9) Get educated about the kinds of sugar out there so you know what to look for and what to avoid. Here’s a quick rundown on the different types so you can spot sugar in a food even when its presence isn’t obvious:
- Fructose – these are natural sugars from fruits
- Lactose – this is the natural sugar you find in milk
- Sucrose – made from sugar cane or sugar beets
- Maltose – this sugar is made from grain
- Glucose – this is a simple sugar and a product of photosynthesis
- Dextrose – a form of glucose
10) Find a way to cope with stress. If sugar is what soothes you after a tough day at work or a fight with a friend, figure out a better way to deal. I recommend yoga, meditation, any form of exercise, or writing in a journal.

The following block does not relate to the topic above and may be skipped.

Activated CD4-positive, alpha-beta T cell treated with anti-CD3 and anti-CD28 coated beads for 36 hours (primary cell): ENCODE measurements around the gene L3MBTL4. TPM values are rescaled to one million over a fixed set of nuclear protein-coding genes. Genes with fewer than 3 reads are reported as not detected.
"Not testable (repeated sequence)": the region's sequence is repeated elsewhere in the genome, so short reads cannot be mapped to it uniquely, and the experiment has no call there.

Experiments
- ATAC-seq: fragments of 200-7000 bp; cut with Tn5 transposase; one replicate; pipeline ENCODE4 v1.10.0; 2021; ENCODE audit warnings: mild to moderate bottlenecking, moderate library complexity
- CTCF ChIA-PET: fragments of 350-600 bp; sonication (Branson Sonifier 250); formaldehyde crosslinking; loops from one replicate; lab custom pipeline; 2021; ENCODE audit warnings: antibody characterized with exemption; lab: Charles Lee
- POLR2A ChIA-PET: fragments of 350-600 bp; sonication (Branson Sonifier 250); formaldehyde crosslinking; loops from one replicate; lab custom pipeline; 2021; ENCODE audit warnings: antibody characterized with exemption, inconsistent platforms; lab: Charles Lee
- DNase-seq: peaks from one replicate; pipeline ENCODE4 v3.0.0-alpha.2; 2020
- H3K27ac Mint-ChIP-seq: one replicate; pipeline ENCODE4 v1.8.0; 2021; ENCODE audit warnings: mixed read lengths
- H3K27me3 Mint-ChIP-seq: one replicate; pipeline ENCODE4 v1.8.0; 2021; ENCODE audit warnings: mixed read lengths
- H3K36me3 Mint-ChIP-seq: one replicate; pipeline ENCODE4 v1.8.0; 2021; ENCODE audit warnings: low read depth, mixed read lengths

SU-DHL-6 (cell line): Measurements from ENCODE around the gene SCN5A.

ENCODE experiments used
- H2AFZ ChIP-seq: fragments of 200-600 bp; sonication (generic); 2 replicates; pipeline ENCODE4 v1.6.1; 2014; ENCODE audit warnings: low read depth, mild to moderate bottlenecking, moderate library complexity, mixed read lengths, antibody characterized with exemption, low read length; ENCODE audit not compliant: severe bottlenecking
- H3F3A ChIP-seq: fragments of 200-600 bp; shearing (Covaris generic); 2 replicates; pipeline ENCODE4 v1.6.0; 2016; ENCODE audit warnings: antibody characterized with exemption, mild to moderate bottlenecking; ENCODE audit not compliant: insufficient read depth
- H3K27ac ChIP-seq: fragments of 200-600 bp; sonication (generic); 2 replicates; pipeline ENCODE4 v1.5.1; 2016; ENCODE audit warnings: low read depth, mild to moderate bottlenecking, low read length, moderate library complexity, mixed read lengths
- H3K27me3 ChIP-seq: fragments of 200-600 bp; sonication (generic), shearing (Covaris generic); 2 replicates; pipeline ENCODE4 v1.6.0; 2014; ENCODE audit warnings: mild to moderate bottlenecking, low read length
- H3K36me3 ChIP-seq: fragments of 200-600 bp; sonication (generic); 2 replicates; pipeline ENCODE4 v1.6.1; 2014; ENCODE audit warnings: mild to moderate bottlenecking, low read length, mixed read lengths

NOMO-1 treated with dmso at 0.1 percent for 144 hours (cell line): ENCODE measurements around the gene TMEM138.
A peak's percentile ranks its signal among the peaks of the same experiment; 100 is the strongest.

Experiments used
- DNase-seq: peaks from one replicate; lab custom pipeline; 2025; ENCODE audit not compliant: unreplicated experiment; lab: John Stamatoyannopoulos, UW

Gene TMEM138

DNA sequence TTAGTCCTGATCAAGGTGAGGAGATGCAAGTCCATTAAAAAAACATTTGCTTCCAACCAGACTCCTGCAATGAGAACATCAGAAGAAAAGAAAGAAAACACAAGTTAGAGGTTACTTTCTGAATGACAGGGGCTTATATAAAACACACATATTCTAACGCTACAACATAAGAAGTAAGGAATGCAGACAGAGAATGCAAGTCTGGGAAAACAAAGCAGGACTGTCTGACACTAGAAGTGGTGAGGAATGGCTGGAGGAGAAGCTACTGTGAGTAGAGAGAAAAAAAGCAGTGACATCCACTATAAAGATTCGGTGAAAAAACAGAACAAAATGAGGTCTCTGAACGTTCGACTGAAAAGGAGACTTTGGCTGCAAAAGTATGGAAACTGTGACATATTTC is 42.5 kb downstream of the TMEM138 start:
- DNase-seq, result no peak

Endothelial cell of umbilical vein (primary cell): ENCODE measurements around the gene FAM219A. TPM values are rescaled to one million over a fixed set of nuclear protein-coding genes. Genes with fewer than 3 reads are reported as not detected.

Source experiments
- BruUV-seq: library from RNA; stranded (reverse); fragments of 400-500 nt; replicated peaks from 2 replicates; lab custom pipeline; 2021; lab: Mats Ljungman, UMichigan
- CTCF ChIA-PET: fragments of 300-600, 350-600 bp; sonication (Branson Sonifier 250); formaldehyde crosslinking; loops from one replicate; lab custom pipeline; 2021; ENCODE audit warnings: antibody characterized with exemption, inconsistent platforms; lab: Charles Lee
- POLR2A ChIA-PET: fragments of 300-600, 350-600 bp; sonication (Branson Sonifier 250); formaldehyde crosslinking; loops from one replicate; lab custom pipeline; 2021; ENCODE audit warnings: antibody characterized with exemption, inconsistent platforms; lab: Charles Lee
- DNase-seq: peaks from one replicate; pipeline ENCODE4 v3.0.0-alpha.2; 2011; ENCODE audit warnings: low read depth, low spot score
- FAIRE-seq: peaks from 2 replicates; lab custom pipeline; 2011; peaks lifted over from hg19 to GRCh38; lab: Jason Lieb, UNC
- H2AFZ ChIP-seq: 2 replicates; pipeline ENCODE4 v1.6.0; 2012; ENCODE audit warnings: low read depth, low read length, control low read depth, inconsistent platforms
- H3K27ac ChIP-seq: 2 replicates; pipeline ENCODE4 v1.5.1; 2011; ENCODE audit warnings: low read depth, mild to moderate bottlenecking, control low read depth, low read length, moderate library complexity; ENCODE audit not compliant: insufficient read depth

Imagine the countless health benefits in your future
All of these approaches to cutting your sugar intake will also help reduce blood sugar spikes. Over time, your cravings will dwindle—along with, hopefully, your waistline. But most important of all, eliminating sugar and excessive weight will go a long way in protecting you from or helping you fight cancer.
By the way, I’m still a fan of enjoying special occasions. Opt for dark chocolate, chocolate-covered almonds, low-sugar fruit pies, or stevia-sweetened foods. The sugar-spike is less severe, and you’re less likely to experience aftereffects.